LSTAR: March home sales remain steady; marketplace will be impacted in the coming weeks and months
THE LONDON AND St. Thomas Association of Realtors announced in its monthly report today that 866 homes exchanged hands in March, an increase of 6.9 per cent compared to March 2019. Units sold are on par with the 10-year average.
“For the first quarter, home sales in 2020 are at 2,170, 12.3 per cent ahead of 2019,” said 2020 LSTAR president, Blair Campbell. “But with the COVID-19 pandemic affecting all businesses, there is an expectation the marketplace will be impacted in the coming weeks and months. We’ll have to wait and see what this means for LSTAR’s jurisdiction, based on data for the upcoming monthly cycles.”
Compared to a year ago, the overall average home price experienced an increase of 10.3 per cent, rising to $447,152 in March. This average sales price includes all housing types, from single detached homes to high rise apartment condominiums. Across the five major areas of LSTAR’s region, average home sales price continued to increase. The following table illustrates last month’s average home prices by area and how they compare to the values recorded at the end of March 2019.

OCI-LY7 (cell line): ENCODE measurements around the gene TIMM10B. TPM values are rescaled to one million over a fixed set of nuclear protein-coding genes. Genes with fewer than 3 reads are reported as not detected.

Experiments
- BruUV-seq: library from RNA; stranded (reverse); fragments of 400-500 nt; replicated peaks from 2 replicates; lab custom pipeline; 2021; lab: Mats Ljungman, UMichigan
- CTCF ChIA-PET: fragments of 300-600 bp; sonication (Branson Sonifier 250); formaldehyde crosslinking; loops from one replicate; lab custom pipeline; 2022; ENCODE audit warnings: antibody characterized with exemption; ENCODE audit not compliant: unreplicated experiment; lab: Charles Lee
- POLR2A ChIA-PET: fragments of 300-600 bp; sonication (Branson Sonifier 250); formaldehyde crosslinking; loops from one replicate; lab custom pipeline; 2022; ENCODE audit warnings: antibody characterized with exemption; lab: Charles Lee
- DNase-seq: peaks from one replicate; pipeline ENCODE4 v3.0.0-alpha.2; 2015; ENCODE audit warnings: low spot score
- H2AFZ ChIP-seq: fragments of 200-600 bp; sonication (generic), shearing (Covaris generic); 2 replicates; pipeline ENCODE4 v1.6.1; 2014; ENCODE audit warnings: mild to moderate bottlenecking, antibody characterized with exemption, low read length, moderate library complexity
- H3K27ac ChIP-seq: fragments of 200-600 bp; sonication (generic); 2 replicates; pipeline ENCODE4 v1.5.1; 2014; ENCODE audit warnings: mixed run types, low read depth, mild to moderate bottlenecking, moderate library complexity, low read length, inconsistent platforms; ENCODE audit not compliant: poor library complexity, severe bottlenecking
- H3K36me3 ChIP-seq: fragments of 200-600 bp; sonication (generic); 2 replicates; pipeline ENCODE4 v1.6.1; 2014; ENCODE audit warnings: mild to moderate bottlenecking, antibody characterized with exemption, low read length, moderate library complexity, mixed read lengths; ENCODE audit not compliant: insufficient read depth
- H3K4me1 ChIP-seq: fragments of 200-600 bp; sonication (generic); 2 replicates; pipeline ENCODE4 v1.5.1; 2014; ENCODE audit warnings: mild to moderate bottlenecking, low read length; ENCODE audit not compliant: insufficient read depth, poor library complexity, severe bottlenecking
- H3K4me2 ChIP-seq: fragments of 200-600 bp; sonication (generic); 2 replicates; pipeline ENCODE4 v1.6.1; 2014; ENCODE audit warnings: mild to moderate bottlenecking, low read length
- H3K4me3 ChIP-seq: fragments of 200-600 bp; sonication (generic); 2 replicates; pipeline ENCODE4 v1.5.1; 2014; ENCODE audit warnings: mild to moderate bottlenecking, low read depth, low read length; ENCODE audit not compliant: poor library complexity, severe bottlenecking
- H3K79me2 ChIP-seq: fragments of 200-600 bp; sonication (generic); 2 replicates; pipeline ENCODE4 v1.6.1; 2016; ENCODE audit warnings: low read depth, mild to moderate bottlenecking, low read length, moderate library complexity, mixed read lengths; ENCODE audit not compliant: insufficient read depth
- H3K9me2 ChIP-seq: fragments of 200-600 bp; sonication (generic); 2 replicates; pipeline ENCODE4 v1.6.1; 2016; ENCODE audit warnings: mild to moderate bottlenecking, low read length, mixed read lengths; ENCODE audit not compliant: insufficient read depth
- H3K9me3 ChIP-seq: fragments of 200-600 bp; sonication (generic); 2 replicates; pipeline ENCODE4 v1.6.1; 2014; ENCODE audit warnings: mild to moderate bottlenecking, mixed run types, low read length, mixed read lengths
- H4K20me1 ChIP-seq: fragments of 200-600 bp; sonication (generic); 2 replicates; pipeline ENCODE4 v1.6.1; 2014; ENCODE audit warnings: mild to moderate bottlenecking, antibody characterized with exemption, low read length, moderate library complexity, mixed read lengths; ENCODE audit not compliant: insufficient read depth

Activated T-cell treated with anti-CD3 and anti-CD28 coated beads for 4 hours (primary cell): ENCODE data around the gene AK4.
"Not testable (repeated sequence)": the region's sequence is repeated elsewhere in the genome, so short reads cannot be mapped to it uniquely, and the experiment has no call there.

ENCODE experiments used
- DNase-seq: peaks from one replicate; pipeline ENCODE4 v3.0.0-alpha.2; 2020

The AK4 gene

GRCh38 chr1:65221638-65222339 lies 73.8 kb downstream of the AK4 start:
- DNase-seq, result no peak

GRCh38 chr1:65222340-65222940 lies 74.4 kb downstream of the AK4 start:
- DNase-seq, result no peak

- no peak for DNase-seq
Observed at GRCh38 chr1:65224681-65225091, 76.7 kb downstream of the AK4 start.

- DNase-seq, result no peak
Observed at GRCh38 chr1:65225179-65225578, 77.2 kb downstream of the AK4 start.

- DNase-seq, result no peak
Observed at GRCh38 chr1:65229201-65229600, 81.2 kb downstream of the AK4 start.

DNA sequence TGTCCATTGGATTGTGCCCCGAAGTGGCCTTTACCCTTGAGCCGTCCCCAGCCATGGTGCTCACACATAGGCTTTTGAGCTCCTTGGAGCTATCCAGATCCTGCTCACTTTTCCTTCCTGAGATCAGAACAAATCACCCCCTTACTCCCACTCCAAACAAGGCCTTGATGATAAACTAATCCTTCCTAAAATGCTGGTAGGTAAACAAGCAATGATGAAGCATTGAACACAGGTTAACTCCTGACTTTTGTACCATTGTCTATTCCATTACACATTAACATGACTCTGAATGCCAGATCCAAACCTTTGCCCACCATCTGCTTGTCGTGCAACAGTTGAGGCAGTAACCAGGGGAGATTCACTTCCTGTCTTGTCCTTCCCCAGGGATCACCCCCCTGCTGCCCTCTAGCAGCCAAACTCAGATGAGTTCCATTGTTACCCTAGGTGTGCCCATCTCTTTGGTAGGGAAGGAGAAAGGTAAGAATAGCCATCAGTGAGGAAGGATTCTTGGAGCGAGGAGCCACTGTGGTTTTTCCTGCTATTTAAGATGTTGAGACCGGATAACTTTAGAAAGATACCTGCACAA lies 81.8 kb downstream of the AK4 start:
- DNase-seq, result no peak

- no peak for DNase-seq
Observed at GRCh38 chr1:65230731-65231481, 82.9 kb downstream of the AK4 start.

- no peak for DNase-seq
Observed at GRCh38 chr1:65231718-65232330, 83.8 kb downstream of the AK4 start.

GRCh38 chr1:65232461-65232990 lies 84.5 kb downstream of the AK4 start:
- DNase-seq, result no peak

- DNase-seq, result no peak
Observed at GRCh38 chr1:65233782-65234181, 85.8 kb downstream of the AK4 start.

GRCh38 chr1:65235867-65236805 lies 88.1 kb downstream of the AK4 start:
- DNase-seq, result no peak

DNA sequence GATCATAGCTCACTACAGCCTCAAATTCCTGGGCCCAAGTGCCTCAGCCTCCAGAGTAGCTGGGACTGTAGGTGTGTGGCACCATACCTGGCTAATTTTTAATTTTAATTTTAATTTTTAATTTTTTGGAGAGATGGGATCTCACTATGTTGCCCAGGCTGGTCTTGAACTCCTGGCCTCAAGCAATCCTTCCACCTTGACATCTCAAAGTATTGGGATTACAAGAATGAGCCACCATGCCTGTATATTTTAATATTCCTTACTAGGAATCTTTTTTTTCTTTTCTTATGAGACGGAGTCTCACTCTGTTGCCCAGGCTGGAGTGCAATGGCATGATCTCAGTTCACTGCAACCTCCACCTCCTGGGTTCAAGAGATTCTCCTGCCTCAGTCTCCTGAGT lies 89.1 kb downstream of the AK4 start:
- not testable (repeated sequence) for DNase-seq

“Looking at average prices in London’s three main geographic areas, London East saw the biggest gain compared to March 2019,” Campbell said.
The average home price in London East was $393,661, up 20.8 per cent from the same time last year, while London North increased 1.4 per cent to $527,231. In London South (which contains data from the west), the average home price was $458,666, up 13.8 per cent over March 2019. St. Thomas saw an average price of $392,196, an increase of 8.5 per cent from last March.
“The business of real estate affects many facets of the economy, so we’ll be monitoring the impacts of the COVID-19 pandemic,” added Campbell. “First I want to stress that LSTAR’s highest priority during this challenging time is the safety and well-being of its members and staff. We continue to urge members to practice social distancing and follow the guidelines set by our public health authorities. It is not business as usual.”